In a few short days, I’ll have another birthday. As is the case for most my age, birthdays are arriving faster and faster each year, but that’s not the only way mine have changed.
A year and a half ago, I lost my mother, as many of you already know. It was a traumatic loss due to a massive stroke, and there are times to this day that I think I must be dreaming. She can’t really be gone. I miss her every day, but special occasions exacerbate the longing.
My mother had mastered special occasions, pulling out all the stops on making those she loved feel special. I hadn’t been home for a birthday in years – having moved away in 1991 – but we did share some together. Both parents flew to celebrate with me when I turned forty, and I went to them for fifty. Otherwise, having a birthday so close to Christmas made it too challenging from a job perspective to be home for both.
What would she do to compensate for my distance? She’d send a whole box full of gifts. Little things, mostly, since Christmas was our real time to splurge. In later years she found this more challenging, stating that I’d gotten hard to buy for, because I didn’t need anything. But I knew it was because she’d exhausted herself making Christmas perfect and just couldn’t put in the same amount of effort. I didn’t care. It wasn’t what was in the gifts so much as simply getting them.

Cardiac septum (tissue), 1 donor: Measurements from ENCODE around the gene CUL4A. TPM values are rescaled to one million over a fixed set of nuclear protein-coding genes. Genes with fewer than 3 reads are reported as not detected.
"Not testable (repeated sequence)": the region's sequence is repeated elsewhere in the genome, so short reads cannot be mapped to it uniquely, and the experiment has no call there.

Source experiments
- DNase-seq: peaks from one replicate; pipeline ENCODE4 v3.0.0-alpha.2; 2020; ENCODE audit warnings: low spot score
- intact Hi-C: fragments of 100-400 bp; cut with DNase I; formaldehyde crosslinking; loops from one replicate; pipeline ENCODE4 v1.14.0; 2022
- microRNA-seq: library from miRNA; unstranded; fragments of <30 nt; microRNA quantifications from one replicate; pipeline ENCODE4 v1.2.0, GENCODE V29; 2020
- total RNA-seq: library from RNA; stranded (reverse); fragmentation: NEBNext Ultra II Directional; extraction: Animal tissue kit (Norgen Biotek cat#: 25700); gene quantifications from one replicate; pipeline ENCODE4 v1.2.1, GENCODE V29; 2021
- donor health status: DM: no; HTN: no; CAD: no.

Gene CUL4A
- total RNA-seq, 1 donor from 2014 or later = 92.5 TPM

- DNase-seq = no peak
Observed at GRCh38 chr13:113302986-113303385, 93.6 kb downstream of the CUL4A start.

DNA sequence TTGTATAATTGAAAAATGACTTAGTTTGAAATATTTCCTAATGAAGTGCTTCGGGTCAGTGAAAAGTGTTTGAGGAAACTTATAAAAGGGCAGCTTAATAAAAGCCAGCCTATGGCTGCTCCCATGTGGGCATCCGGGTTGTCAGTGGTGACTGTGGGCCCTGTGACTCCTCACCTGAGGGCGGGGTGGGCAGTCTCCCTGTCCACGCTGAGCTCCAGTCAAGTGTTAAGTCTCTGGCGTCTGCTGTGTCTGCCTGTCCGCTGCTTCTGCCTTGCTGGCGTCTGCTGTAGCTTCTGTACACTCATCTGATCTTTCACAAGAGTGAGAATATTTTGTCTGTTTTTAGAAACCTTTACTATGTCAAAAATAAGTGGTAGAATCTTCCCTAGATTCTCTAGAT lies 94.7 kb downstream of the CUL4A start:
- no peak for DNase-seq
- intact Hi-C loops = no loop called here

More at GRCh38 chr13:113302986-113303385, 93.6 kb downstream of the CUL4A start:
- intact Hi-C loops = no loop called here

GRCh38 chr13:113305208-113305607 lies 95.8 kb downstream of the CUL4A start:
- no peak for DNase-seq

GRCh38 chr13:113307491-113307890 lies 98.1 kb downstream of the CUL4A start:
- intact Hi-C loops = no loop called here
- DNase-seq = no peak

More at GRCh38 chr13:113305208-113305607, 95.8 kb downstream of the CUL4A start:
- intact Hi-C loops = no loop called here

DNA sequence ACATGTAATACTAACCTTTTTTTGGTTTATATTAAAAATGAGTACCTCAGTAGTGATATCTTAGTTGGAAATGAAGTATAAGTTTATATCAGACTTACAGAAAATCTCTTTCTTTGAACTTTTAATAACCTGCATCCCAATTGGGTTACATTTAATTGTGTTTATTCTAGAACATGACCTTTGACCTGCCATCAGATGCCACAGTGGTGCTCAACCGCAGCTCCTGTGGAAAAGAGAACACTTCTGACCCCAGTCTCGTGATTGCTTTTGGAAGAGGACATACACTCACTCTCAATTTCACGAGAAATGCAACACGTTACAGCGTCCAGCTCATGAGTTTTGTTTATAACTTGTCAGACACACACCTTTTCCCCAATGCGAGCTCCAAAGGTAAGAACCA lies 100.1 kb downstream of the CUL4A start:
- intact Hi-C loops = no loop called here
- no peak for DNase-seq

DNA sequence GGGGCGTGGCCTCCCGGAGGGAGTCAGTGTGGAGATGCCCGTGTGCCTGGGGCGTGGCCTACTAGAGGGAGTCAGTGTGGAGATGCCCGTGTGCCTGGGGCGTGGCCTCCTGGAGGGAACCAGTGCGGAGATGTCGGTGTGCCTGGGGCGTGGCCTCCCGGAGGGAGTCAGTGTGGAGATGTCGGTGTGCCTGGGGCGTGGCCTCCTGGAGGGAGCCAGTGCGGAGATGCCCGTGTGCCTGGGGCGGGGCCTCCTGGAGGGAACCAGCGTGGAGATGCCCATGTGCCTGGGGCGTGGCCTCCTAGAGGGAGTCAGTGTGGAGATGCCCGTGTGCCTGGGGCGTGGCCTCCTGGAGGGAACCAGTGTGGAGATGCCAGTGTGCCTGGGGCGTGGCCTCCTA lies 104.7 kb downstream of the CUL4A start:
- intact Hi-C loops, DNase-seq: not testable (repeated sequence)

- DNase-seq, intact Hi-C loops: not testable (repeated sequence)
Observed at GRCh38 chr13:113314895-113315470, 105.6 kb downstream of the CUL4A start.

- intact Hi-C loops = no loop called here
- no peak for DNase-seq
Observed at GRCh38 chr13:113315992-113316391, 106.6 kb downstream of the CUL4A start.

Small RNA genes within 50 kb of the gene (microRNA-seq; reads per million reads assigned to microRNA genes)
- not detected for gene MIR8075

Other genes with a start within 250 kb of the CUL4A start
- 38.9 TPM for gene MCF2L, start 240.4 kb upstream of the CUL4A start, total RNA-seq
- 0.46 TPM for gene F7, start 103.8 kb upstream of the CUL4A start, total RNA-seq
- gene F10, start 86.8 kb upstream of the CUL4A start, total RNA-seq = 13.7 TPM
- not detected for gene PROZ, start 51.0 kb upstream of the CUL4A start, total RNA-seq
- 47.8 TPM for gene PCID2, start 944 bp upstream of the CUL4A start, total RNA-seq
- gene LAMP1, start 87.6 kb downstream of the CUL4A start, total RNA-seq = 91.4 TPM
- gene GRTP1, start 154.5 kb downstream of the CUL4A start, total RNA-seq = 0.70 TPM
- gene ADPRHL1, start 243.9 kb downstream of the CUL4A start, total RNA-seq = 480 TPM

Every birthday, I’d open those gifts with mom and dad on the phone – each on an extension. In the last few years of mom’s life, we’d Skype, so that they could watch, while I unwrapped each one and squealed with delight – and I did squeal with delight, knowing that it would bring her joy.
My gifts always arrived early by a week or two, so that I could “enjoy them.” I’d put them in the big ceramic bowl on my dining room table and send her a picture. And I did enjoy them. They always looked so beautiful with their strategically placed stickers and bows, all the while calling my name and tempting me to open them before the day. I never did.
My ceramic bowl sits empty now, although I do have a great deal of love in my life, and I do receive gifts. There was just something about getting them from mom that I never took for granted. I knew that someday they’d stop coming – those cherished boxes – and I knew my heart would ache.
I still have my dad, who has become the best-damned card shopper in North America. He picks out the most special (and surprisingly sentimental) card on the shelf and writes something loving inside that brings a tear to my eye. When I receive them, I write the date on the back with plans of keeping them forever. I also hug the card and cherish the moment, knowing that my mantel will someday be empty, too.
I will celebrate my birthday this year (and every year), and I will feel loved. In the process of redefining tradition, however, melancholy can be a tough thing to avoid.
I think taking time to cherish what still is before it’s gone is the most important thing we can do in honoring our loved ones. I fill my imaginary birthday box with memories now, and I give myself plenty of time to enjoy each one.